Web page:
The Nyakatsi-eradication program, which started in 2008 and was accelerated this year, will soon come to an end.
New houses under construction for Nyakatsi-dwellers in Runda sector, Kamonyi district.
Grass-thatched houses or Nyakatsi have been used in Rwanda since time immemorial. Even with the arrival of modern building methods, poverty and lack of political by former regimes meant many people still continued to live in these traditional houses.
In 2008, the Government embarked on a campaign to improve housing, which included the eradication of Nyakatsi. It was the government’s target to put an end to grass-thatched houses so that poor Rwandans would have decent shelters equipped with modern and healthy infrastructure.
Augustin Kampayana, the chairman of rural settlement task force in the ministry of local government, explains that the Nyakatsi eradication campaign started by identifying and categorizing the families that were living in grass-thatched houses. This categorization process grouped Nyakatsi households in three categories: Category O consists of the most vulnerable families that need to be fully supported; category A ismade up of poor families that can be supported by local communities through community work (umuganda) while the government provides them with building materials such as iron sheets and nails; and category B are able families which need to be mobilized and change their mindset.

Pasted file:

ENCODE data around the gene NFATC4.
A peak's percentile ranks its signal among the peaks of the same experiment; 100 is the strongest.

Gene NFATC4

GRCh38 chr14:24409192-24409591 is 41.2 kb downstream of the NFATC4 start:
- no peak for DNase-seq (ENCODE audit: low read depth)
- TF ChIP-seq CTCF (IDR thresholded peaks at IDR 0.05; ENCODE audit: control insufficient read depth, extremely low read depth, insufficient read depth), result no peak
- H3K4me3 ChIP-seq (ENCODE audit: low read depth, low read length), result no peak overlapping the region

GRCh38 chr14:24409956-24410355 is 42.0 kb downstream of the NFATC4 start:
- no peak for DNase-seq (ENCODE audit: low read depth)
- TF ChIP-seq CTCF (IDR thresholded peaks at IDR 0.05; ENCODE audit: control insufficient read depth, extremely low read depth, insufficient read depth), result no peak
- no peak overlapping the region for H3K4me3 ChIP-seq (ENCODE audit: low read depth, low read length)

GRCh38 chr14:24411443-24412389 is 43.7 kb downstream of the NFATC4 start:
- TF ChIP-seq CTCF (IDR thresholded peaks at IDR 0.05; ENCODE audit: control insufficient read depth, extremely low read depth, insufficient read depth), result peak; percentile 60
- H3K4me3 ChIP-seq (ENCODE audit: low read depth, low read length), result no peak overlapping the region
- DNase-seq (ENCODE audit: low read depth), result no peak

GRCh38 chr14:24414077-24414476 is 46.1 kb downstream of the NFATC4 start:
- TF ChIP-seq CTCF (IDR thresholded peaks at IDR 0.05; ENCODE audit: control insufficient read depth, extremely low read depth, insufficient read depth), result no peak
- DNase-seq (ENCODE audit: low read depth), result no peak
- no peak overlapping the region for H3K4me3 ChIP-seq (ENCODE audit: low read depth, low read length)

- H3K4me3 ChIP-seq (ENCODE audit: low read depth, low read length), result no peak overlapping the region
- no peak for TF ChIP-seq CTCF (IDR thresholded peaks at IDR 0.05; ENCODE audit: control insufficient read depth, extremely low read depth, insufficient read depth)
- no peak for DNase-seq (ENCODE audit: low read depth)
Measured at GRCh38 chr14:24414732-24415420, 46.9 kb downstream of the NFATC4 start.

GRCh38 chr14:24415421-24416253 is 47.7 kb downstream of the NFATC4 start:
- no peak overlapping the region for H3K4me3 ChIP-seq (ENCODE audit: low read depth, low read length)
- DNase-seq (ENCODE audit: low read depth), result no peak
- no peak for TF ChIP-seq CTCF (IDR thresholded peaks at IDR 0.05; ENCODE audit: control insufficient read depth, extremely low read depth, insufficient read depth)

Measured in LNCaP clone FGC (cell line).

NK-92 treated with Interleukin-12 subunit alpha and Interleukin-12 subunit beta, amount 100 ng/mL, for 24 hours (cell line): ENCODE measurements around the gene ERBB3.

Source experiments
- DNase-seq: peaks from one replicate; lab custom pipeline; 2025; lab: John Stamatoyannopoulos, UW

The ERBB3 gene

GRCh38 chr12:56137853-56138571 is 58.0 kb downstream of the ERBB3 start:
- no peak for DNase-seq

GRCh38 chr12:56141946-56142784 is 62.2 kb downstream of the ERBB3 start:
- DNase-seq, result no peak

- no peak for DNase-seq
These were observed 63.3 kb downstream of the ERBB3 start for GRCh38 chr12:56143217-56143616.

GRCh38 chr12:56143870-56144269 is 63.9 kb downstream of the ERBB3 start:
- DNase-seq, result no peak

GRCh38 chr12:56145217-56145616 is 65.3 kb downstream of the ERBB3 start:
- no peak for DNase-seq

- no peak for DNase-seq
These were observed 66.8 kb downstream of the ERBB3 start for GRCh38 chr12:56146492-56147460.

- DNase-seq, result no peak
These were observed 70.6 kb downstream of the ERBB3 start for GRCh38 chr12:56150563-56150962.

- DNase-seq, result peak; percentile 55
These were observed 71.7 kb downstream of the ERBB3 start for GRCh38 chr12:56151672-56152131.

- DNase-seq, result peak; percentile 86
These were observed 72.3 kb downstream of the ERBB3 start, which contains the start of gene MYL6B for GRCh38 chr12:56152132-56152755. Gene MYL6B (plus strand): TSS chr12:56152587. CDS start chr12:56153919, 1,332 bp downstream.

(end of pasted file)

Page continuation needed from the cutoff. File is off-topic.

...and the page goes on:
Kampayana says that by December 2009, all categories confounded, 124,671 grass-thatched houses were identified. The next phase consisted of sensitizing the concerned families on the importance of having decent housing. “Many families were mobilized to leave their houses, especially able ones, and by January 2011 the number of Nyakatsi was down to 70,985,” Kampayana explains. Those remaining were families that needed assistance because they are among the poorest people.
In January, a joint operation was launched involving the Army, the Police, local communities and other stakeholders to assist another 35,000 families to resettle in their new houses. By March 31, only 18,792 families from categories O and A remained without decent houses. And at the end of April, there were 8,229 houses still under construction.
It is expected that the operation, which has a budget of Frw 4 billion, will come to a close by the end of May 2011, when all Nyakatsi-dwellers should have been resettled.
It is true that the program has seen a few hitches, with Nyakatsi being destroyed before the new house was ready or people not receiving the promised construction materials, but it seems that these were individual cases at the local level which in the meantime have been solved.